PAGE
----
However, since my area of specialization is Mechanical engineering and my GPA is good (3.53 out of 4.0), I have applied to Minnesota State University for January intake, to study MSc Manufacturing Engineering Technology.
        If i am able to raise enough fund for my studies from good, Godly and cheerful givers out there, who might be willing to help me and encourage me, then I have a chance to succeed in the masters, but if the reverse is the case, then I will forget about it.
        Like i said earlier, if only my uncle were alive, as well as my father, Sir M.A.K. Akalonu, i would not have a problem at all, because he or my father would have sponsored me entirely. Since he passed away, and my father too passed away, life has been so difficult, even when hot brains like us exist. May God bless me and help me, Amen.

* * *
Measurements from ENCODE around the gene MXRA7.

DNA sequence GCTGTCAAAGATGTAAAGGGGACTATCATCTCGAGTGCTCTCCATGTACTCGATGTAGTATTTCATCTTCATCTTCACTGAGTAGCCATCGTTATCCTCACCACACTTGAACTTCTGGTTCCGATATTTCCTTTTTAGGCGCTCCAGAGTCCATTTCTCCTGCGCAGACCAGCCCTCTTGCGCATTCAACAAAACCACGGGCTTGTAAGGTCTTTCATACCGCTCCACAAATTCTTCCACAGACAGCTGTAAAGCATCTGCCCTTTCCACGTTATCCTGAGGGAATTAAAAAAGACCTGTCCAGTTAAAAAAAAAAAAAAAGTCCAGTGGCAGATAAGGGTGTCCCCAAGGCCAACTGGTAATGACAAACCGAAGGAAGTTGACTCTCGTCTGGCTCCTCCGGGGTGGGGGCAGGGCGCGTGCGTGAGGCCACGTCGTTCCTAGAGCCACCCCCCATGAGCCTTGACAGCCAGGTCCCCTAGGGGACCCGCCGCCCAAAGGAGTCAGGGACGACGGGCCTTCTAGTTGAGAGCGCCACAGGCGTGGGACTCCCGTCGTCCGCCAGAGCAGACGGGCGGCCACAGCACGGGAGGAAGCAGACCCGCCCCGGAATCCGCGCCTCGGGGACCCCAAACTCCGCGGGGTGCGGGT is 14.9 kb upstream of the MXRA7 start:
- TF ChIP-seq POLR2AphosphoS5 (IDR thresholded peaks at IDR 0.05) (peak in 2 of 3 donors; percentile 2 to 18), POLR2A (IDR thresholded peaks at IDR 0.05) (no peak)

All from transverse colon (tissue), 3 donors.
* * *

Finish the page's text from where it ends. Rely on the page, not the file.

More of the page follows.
Once again, thanks and remain blessed.


        Akalonu, Ugochukwu.

  2. cara

    I was recommended this blog through my cousin. I am now not positive whether or not this post
    is written by him as nobody else recognise such targeted about my trouble.
    You are wonderful! Thank you!

    1. petemhunzi Post author

      Dear Cara,
      I do not think we are cousins! But maybe so! Many African Americans are descended from Ibos! I thank yo sincerely for writing in response to my article on US education.
      I am so grateful to Professor Akalonu. he changed my life by teaching me too appreciate the deep meaning of education. He was truly a great man who will live on in the hearts and minds of many African Americans who were blessed to have been educated by him. I wish you the best in life.

      Professor Pete M. Mhunzi